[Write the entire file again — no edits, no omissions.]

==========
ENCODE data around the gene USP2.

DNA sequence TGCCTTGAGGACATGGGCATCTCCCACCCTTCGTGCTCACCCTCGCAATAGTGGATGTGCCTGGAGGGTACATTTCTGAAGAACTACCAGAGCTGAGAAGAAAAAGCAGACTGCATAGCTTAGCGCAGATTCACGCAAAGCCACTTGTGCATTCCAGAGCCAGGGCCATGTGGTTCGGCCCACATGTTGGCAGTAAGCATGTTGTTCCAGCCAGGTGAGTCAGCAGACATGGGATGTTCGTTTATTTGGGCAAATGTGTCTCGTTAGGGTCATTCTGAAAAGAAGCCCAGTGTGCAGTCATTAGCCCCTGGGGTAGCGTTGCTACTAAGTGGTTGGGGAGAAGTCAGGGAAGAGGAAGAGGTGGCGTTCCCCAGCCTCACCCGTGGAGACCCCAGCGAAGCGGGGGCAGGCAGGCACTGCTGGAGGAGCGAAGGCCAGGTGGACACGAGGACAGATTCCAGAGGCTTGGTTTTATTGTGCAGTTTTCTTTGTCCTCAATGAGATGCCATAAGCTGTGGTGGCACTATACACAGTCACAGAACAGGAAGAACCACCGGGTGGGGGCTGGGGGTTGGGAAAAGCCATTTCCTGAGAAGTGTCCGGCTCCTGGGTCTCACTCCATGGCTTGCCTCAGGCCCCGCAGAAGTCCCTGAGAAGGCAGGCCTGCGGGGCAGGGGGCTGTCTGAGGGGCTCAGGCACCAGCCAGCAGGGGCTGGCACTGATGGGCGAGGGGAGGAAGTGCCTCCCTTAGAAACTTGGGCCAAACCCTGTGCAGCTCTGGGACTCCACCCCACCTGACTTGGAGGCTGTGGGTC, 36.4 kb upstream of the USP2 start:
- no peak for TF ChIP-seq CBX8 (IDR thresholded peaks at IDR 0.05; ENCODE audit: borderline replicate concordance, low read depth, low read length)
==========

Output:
ENCODE data around the gene USP2.

DNA sequence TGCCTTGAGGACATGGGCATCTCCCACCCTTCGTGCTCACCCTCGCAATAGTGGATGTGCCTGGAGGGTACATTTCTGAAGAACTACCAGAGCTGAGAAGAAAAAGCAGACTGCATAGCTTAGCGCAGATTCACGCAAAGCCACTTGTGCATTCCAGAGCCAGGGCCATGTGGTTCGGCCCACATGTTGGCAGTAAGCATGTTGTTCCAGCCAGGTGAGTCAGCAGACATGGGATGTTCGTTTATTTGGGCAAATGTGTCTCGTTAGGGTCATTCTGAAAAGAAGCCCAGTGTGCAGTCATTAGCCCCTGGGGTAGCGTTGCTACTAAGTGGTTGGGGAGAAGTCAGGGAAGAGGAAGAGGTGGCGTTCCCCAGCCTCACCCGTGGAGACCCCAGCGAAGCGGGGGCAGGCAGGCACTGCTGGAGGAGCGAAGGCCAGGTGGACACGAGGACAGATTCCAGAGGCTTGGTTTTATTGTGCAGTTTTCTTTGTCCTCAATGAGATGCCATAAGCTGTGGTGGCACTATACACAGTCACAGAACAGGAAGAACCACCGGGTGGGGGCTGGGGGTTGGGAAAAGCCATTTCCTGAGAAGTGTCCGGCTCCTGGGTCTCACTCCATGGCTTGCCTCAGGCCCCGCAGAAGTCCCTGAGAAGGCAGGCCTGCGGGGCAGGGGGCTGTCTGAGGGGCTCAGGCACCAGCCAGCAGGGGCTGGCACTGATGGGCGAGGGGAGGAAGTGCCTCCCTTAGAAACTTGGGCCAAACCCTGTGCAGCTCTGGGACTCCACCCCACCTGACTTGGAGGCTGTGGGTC, 36.4 kb upstream of the USP2 start:
- no peak for TF ChIP-seq CBX8 (IDR thresholded peaks at IDR 0.05; ENCODE audit: borderline replicate concordance, low read depth, low read length)